A double review today, for a pair of novellas that are so good, I’m almost angry I didn’t write them…
Books: A Spindle Splintered and A Mirror Mended by Alix E Harrow
Publication dates: 5th October 2021 and 14th June 2022
Ownership: I bought my own hardback copy of A Spindle Splintered; e-ARC of A Mirror Mended sent free of charge via NetGalley. All opinions my own.
Content warnings: Prominent themes of death and terminal illness; medical trauma; minor violence and injury; mentions of cannibalism; brief mentions of suicide; societal misogyny and homophobia (though overall very queer-positive).
It’s Zinnia Gray’s twenty-first birthday, which is extra-special because it’s the last birthday she’ll ever have. When she was young, an industrial accident left Zinnia with a rare condition. Not much is known about her illness, just that no one has lived past twenty-one.
Her best friend Charm is intent on making Zinnia’s last birthday special with a full sleeping beauty experience, complete with a tower and a spinning wheel. But when Zinnia pricks her finger, something strange and unexpected happens, and she finds herself falling through worlds, with another sleeping beauty, just as desperate to escape her fate.
Although I want to discuss the two books together, because I think they make a perfect set, I’ve only provided the blurb for A Spindle Splintered above, because the blurb for A Mirror Mended is minorly spoilery. I will do my best not to give anything too spoilery away, but as always, it’s really difficult to talk about series without at least mentioning who survives book one, so if you want to go into this completely unspoiled, perhaps come back to this review later…
So after a slightly wobbly experience with The Once and Future Witches (wonderful book; slightly scarring – check out my review here if you missed it) I was a little nervous of starting A Spindle Splintered, but I really didn’t need to be. I was completely hooked from the opening pages, mostly thanks to Zinnia’s fantastic narrative voice, which is modern without being overly try-hard, and instantly compelling thanks to her arch wit. The story itself is relatively simple – Zinnia pricks her finger and finds herself transported to a fairy tale world – but it’s so very entertainingly told, with dry humour and so much cleverness that it barely even feels like reading. Zinnia as a whole feels so fiercely real and likeable – it’s not quite a situation like A Deadly Education where she sounded like my own thoughts, but it was close, and I certainly found her an extremely natural character to identify with. I could say I wished these books were longer, but I think that would be doing them a disservice, because they feel like they’re exactly the length they need to be – just perfectly formed stories that take the exact amount of time they need.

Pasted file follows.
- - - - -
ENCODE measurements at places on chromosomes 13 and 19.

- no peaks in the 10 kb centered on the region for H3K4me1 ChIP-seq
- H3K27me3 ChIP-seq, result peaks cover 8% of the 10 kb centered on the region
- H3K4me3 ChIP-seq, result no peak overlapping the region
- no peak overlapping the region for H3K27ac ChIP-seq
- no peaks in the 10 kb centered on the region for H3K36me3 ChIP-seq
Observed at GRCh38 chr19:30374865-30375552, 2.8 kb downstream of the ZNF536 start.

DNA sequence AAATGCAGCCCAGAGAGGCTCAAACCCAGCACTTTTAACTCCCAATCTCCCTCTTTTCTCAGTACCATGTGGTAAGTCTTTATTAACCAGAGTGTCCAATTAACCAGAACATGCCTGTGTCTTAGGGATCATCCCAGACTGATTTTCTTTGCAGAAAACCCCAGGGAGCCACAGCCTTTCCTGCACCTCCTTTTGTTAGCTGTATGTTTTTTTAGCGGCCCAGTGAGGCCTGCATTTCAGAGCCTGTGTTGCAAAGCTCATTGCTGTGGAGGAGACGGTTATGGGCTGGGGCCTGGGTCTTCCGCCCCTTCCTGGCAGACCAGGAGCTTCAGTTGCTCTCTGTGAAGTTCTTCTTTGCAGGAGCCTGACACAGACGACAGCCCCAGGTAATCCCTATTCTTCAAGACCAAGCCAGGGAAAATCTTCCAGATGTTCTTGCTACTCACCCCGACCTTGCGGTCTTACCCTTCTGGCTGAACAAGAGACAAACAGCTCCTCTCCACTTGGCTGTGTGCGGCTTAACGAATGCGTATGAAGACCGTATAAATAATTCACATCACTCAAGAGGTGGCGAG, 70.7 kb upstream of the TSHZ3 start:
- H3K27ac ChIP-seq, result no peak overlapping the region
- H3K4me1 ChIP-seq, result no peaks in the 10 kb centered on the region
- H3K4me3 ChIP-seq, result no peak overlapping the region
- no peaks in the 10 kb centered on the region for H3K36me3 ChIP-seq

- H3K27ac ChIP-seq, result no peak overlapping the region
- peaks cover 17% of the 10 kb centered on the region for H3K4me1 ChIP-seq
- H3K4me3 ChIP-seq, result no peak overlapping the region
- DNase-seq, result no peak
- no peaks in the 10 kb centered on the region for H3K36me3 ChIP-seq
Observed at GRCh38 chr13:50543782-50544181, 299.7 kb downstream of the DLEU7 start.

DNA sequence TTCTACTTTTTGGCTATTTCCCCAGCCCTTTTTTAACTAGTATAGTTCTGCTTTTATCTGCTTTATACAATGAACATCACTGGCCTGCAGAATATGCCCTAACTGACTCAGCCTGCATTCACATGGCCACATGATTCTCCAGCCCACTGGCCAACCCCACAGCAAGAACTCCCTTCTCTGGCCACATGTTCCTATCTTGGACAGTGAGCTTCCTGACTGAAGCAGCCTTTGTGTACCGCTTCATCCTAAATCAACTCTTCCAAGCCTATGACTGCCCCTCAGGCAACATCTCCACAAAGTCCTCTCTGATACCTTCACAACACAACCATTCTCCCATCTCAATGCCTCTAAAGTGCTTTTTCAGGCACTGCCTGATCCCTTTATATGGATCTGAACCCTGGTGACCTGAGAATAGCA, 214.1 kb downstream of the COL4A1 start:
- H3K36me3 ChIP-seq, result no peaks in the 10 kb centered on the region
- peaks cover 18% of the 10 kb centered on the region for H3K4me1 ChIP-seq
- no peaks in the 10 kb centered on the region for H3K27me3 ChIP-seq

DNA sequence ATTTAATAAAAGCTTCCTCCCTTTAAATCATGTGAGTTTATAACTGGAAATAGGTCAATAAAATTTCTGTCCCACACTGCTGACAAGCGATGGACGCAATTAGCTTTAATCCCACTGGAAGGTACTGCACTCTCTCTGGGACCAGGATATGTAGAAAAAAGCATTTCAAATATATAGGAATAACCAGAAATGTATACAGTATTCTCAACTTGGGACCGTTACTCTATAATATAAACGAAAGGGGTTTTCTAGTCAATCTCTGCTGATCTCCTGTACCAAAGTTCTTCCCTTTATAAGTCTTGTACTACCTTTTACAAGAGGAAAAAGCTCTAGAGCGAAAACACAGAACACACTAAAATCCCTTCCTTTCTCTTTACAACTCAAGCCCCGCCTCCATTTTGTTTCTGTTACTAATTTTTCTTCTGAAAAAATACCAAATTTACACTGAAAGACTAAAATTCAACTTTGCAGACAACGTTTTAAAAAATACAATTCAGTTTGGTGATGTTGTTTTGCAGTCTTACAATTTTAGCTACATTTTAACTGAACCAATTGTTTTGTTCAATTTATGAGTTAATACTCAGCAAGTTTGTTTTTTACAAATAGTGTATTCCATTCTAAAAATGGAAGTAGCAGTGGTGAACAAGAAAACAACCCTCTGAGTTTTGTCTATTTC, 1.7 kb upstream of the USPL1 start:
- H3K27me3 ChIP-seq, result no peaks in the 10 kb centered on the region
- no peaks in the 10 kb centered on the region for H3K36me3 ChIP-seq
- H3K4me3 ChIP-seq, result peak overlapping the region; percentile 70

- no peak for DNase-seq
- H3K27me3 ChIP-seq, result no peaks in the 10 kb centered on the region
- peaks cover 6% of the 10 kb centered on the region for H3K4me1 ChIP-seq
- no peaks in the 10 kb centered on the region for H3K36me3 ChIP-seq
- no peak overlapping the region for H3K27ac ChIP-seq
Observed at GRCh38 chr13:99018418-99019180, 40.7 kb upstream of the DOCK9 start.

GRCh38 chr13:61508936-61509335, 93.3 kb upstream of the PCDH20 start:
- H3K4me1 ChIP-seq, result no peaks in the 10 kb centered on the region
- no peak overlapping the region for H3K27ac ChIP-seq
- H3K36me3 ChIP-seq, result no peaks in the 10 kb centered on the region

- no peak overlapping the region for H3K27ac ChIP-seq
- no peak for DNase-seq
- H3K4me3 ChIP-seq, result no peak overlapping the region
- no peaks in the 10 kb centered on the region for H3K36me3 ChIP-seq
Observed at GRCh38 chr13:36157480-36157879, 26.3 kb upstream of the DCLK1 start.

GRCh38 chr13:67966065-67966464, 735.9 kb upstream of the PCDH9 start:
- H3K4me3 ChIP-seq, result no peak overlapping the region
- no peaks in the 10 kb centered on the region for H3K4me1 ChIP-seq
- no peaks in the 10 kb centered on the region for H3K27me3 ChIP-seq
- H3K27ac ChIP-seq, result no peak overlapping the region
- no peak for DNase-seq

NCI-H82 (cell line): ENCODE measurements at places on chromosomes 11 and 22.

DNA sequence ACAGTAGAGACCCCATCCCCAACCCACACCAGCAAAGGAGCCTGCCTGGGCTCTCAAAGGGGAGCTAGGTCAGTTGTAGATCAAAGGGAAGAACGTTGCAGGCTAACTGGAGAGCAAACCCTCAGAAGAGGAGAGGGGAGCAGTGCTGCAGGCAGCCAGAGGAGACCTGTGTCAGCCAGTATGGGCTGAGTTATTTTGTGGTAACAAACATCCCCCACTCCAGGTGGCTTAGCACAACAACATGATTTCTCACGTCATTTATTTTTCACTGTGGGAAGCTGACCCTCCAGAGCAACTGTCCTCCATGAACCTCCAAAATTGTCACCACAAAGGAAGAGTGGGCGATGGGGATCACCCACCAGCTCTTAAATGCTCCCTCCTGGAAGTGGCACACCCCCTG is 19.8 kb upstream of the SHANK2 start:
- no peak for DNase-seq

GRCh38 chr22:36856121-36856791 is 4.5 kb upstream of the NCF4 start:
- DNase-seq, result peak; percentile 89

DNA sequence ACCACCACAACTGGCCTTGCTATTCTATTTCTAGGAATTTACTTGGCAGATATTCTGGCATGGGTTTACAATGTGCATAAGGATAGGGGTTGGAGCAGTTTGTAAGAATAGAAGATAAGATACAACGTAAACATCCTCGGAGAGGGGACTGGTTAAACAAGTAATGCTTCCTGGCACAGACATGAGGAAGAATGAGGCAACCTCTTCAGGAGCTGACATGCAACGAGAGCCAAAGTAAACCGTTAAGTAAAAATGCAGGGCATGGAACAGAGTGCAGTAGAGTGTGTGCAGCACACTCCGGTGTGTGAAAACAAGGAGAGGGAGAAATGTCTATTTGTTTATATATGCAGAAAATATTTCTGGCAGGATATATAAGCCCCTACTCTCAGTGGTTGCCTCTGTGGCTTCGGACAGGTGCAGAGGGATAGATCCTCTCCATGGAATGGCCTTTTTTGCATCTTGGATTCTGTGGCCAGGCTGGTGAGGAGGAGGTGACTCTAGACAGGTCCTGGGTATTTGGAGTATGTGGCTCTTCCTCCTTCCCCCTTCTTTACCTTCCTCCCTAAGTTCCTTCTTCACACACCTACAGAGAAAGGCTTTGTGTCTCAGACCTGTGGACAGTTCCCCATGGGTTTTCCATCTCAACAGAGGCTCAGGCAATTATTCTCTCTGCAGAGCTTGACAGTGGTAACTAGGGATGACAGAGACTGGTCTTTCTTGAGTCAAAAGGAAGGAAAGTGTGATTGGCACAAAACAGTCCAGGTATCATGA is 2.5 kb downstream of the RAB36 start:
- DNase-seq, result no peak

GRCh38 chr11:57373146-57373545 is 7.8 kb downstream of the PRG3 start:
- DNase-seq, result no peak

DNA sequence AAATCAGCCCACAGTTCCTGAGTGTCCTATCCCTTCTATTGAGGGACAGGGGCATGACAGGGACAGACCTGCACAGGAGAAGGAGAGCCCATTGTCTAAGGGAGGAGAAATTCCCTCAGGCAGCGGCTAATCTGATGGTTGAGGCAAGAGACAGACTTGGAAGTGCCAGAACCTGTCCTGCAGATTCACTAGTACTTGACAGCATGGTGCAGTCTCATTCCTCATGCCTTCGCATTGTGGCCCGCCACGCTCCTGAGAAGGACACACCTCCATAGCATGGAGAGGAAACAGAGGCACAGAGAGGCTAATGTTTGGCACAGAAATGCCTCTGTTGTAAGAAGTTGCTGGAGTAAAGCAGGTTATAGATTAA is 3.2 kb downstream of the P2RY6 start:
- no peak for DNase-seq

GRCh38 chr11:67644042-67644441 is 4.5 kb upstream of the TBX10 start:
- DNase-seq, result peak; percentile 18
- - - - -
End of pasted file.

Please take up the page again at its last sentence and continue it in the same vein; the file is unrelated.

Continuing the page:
I really loved the world(s) Harrow has built here. There’s a rather meta element to the concept of the parallel worlds where different versions of fairy tales play out (and the meta comes to the fore even more so in A Mirror Mended) but while that could be annoying and pompous, it’s done in such a down-to-earth way, full of Marvel references and jokes about narrative structure, that I found it very enjoyable. You can text between dimensions, for goodness sake! What I truly, truly loved about these books, though, is that fairy tale knowledge (both in terms of the content of fairy tales and in terms of scholarship and reception of them) is tossed around as if it’s a perfectly normal part of conversation, which was incredibly validating for me, a lifelong fairy tale nerd and scholar – if you, like me, are someone who knows the Aarne-Thompson-Uther index back to front, and gets frustrated when people can’t hear the word ‘fairy tale’ without thinking ‘Disney’, then I urge you to read this book. It’s like having the most fulfilling conversation with a like-minded friend.
There are, as with all of Harrow’s work, strong themes of feminism and letting yourself be who you’re meant to be, not who other people tell you that you are. In Zinnia’s case, this comes with a large helping of medical trauma and thoughts about her terminal illness, so I do advise reading with care if these are sensitive subjects for you; Zinnia often treats them flippantly, but you can tell there’s a very serious undercurrent underneath. I didn’t find it disturbing, but I can see how people might. But it isn’t all doom and gloom, at all – these are mostly upbeat books. There’s a small amount of romance (again, more in the second book) which feels seamlessly woven in with this; I adored how it panned out and I am massively, enormously here for “at least three-quarters straight” Zinnia just being fearlessly confident about her sexuality however things pan out. More bi characters who don’t need to have exactly equal attraction shown to be valid!
These are Tordotcom novellas, and as such they’re ridiculously expensive for the page count, but even though I had an e-ARC of A Mirror Mended, I’m absolutely going to be shelling out for the hard copy, and I do think that for me, at least, they’re totally worth it. I can already feel them becoming favourites and comfort reads. And that’s not even to mention how pretty they are – the hardback of A Spindle Splintered is chock-full of doctored Rackham art that adds a wonderful touch (I assume the second book will be too, but the e-ARC was plain text).
Listen, the only thing I didn’t like about these books is that I didn’t write them first. Ten out of five cats!